And that’s where tools like “geofencing” come in. Using GPS or radio signals, the technology essentially creates a virtual barrier against intrusions. Software that prevents a drone from breaching a geofence can be embedded in the craft’s navigation system, which is what DJI, the world’s largest consumer drone manufacturer, does with its “geospatial environment online” feature.

DJI’s software constantly updates the places users are prohibited from flying over, and operators are warned when they approach no-fly zones, such as airports, military installations, active wildfires and even presidential motorcades. By default, a DJI drone will not fly into or take off in locations that raise safety or security concerns.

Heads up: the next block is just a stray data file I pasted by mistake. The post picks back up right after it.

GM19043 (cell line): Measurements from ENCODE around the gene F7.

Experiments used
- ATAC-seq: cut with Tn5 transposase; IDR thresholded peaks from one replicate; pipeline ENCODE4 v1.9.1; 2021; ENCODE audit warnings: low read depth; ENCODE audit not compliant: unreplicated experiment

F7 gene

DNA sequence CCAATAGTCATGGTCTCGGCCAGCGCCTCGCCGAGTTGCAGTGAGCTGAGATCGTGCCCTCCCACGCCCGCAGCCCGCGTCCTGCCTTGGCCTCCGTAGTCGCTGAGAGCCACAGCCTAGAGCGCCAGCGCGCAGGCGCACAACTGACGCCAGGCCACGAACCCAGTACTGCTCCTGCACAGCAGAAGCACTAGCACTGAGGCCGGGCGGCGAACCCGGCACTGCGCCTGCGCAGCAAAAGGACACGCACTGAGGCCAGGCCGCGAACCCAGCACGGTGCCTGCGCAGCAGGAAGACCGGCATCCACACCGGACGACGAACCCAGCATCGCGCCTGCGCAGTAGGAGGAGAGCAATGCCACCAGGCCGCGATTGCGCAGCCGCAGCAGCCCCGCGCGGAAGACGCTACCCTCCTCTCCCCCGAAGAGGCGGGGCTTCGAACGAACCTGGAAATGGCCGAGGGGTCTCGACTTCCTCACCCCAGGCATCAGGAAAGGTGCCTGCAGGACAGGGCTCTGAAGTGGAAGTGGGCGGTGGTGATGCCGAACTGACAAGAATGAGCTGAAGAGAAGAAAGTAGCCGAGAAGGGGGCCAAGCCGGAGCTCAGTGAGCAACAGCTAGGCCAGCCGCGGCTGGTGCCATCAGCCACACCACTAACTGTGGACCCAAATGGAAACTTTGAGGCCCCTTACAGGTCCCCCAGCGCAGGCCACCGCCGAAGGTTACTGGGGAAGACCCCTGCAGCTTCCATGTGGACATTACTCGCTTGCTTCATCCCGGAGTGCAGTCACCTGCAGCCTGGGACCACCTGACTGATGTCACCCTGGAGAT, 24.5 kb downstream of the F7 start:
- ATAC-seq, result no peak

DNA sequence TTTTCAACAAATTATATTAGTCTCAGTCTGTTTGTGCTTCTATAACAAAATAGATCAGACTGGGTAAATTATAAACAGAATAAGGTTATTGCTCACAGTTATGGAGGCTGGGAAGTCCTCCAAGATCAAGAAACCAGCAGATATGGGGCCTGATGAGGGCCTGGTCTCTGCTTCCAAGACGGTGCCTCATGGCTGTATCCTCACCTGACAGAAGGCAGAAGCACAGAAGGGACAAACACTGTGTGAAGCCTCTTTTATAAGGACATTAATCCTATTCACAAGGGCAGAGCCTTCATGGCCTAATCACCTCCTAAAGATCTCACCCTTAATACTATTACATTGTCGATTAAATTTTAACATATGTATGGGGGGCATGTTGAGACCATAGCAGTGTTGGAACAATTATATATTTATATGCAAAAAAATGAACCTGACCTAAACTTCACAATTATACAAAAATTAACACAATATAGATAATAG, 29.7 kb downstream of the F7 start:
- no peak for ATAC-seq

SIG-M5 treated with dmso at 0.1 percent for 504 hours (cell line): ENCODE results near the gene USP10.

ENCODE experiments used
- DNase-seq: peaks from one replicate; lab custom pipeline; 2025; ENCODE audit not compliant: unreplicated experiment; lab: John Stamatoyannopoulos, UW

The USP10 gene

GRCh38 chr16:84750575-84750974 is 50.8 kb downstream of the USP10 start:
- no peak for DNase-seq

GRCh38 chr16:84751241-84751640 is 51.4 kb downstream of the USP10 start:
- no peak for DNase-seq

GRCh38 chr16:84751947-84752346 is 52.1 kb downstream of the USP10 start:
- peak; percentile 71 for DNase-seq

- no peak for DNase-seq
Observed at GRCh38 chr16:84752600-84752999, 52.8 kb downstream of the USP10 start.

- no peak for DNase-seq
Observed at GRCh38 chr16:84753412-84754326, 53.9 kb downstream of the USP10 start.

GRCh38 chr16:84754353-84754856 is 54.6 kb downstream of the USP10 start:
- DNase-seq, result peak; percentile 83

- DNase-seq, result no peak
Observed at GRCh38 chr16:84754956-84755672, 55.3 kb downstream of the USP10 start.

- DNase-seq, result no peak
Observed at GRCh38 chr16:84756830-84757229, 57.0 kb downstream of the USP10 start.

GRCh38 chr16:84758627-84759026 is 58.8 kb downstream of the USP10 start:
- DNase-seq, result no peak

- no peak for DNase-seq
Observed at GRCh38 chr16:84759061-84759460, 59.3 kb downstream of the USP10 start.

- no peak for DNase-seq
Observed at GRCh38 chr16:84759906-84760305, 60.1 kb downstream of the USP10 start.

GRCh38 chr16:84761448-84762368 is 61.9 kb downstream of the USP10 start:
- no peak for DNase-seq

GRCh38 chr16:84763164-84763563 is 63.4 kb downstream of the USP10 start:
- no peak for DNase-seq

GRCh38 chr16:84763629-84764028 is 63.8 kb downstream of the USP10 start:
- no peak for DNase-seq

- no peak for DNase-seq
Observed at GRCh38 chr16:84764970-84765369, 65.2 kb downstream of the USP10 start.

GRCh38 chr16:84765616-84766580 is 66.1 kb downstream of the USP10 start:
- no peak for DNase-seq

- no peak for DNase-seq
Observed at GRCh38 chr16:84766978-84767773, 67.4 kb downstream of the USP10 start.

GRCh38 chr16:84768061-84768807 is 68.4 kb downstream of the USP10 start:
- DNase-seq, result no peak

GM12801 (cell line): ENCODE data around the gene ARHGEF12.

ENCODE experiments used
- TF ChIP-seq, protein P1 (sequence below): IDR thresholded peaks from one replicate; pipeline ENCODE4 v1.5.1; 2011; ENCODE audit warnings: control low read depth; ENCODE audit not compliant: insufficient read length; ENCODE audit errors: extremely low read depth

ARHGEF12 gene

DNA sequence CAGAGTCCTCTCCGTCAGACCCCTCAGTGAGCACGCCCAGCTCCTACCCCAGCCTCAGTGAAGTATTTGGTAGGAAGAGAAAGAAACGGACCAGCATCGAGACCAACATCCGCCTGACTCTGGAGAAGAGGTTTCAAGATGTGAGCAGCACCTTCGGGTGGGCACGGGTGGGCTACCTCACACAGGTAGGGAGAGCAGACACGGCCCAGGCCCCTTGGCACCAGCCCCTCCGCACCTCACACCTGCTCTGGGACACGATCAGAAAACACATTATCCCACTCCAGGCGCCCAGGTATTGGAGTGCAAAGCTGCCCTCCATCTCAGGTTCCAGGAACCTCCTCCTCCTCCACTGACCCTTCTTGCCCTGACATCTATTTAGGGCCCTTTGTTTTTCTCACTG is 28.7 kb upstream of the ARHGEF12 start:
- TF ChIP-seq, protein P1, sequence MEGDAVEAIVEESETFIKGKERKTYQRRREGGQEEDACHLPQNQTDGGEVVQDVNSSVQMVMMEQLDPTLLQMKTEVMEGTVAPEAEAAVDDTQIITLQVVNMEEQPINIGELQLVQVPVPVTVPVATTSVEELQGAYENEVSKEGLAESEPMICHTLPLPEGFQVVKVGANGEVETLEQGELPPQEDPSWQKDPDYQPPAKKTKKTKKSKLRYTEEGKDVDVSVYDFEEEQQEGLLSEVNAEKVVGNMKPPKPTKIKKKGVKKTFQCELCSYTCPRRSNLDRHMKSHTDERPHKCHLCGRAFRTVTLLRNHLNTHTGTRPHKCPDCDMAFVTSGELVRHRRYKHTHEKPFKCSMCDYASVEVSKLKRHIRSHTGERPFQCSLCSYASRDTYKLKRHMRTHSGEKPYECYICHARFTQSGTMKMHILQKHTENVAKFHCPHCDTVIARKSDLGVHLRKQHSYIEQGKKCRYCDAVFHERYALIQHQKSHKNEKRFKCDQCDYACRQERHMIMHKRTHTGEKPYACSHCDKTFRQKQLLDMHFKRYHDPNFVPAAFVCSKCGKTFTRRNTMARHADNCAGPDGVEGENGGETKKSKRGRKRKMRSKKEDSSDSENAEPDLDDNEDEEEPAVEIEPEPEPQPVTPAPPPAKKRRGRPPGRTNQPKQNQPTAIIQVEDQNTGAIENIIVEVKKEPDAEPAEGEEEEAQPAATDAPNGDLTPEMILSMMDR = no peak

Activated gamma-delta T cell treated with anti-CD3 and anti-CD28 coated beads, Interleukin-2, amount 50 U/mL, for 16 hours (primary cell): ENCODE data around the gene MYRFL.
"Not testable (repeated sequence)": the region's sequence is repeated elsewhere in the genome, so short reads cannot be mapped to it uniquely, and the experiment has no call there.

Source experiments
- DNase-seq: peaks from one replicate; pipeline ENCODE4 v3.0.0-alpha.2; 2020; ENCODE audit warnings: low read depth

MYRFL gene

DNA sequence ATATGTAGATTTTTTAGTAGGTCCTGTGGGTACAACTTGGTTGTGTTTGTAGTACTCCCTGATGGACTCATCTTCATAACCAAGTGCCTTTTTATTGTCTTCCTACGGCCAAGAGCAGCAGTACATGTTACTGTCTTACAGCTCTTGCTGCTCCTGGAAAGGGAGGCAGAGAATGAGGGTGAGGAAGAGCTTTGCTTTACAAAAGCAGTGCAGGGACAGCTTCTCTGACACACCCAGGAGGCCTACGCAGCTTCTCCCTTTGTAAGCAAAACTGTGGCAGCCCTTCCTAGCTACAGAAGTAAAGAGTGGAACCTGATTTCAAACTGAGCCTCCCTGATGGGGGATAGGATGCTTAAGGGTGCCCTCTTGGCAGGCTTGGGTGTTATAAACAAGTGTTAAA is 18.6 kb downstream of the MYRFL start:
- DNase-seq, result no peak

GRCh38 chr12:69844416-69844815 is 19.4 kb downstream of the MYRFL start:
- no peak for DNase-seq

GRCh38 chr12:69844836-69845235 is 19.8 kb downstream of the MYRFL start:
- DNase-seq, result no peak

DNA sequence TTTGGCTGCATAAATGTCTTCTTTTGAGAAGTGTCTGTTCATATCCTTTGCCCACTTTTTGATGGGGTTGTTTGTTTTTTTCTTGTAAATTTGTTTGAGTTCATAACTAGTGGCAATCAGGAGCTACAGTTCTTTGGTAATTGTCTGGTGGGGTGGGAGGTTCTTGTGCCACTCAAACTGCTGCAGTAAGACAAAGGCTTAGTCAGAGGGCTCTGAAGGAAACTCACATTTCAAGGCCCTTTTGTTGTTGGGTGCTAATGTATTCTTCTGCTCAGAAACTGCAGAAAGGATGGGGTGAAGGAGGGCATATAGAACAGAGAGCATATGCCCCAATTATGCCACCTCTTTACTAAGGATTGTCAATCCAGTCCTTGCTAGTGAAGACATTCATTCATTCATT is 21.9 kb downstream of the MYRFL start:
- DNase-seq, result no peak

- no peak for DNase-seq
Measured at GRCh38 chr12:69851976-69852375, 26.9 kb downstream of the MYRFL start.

But experts say there are other ways to surround property with a geofence, and some drone enthusiasts believe Silicon Valley companies may be quietly working to install “hidden” barriers set up by third parties. Robi Sen, founder and chief technology officer of Maryland-based communications and security company Department 13, said that in addition to creating potential safety hazards, drones can be used to steal trade secrets — and his firm is helping companies thwart the crafts from hovering over their properties.

While the small size of drones can make them hard to identify or distinguish from, say, a bird, Sen said, some tech companies are “using machine learning to help differentiate objects in the air so they can say, ‘Hey, this is a drone.’” Other companies are using acoustic technology to identify unmanned aerial vehicles, or UAVs, Sen said, and “these tools are being used by prisons and at events like the Boston Marathon.”

Sen said his firm’s software would allow a company to remotely “redirect an unwanted drone by setting up a geofence around its campus that says, ‘Don’t come in.’”